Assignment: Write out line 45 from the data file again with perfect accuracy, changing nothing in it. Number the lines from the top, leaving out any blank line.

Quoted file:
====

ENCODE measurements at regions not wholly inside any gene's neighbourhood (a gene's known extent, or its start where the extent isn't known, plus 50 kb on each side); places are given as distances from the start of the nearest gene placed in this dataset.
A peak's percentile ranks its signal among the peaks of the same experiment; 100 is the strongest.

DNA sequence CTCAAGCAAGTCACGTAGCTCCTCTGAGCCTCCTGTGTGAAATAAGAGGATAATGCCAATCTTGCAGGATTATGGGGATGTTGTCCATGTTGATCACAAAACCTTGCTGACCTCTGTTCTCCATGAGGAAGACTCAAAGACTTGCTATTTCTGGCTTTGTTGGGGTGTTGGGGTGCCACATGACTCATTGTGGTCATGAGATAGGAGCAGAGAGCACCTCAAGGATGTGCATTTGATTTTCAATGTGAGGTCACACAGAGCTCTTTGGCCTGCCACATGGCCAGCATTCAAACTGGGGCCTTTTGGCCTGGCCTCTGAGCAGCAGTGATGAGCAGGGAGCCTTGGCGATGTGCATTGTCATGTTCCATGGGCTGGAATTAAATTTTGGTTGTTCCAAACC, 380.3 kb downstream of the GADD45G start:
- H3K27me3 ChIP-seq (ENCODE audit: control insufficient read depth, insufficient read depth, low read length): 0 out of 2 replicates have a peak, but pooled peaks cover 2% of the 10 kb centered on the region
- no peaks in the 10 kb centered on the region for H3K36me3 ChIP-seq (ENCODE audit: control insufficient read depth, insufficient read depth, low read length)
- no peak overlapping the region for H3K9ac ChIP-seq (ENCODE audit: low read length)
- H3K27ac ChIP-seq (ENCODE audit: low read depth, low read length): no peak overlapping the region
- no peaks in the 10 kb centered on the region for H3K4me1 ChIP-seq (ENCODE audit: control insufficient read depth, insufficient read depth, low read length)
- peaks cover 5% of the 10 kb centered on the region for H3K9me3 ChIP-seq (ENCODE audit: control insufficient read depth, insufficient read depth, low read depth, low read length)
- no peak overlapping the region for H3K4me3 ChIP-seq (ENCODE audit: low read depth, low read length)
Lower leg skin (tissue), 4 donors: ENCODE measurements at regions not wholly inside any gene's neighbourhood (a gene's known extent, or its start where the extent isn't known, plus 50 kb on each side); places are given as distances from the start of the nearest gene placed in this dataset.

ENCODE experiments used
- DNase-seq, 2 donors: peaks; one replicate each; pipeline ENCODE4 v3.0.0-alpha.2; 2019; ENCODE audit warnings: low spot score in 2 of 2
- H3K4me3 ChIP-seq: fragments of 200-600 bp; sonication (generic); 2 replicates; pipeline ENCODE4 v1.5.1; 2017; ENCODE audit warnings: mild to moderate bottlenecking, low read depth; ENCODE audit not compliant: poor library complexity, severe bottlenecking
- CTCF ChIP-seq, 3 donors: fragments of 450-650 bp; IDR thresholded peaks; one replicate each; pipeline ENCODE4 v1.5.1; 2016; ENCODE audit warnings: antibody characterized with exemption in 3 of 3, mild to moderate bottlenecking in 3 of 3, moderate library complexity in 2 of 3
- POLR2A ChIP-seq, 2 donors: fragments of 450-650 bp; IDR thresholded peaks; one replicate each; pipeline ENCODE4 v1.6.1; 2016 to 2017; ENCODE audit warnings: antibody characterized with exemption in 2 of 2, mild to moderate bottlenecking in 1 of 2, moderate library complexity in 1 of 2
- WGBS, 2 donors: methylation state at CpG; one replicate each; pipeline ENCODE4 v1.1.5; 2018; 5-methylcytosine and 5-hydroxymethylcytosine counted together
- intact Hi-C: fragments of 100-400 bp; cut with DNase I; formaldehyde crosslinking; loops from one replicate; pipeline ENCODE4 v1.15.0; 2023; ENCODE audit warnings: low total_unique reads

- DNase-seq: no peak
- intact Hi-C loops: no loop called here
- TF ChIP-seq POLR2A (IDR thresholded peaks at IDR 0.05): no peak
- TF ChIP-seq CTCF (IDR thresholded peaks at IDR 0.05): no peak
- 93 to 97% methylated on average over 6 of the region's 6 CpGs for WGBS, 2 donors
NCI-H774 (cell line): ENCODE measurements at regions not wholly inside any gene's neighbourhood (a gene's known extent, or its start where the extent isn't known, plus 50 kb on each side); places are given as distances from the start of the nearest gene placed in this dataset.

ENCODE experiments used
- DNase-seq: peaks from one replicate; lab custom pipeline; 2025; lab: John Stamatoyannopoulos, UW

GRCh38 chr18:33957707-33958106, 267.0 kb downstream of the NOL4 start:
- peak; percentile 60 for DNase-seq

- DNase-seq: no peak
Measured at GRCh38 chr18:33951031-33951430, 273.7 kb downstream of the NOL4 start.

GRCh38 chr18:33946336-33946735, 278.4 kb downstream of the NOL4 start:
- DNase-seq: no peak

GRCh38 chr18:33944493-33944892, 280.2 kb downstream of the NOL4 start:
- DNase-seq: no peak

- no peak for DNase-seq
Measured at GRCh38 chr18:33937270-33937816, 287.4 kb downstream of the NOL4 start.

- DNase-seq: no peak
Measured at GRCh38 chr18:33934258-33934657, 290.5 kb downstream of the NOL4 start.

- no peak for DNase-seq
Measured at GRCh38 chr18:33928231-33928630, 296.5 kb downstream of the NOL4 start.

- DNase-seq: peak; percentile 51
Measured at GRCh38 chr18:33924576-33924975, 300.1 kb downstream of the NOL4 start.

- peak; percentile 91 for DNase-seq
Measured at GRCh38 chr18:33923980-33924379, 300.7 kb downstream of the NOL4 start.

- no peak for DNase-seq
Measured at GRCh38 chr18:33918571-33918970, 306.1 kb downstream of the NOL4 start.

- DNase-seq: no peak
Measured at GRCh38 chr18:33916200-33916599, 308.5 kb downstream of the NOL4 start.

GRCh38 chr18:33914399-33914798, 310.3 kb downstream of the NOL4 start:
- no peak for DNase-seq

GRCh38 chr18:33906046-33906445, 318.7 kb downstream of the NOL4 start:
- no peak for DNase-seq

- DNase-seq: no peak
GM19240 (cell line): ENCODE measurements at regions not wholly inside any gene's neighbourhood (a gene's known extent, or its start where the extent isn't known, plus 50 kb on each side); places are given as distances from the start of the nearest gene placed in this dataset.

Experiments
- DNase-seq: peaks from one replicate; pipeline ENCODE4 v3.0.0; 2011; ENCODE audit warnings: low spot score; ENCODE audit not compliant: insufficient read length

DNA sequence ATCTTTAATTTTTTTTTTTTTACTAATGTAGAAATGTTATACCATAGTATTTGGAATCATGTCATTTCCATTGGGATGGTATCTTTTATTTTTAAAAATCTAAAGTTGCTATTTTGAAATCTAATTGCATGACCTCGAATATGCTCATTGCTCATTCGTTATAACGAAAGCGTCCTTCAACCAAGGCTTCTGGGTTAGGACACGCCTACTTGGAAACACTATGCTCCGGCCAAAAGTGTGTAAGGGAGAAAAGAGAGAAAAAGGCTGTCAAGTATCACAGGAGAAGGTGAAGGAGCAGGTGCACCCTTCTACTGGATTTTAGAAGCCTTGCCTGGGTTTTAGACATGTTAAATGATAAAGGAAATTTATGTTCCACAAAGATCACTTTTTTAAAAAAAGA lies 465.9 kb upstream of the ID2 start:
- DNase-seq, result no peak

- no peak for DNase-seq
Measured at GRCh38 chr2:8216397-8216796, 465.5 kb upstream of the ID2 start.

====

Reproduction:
- no peak for DNase-seq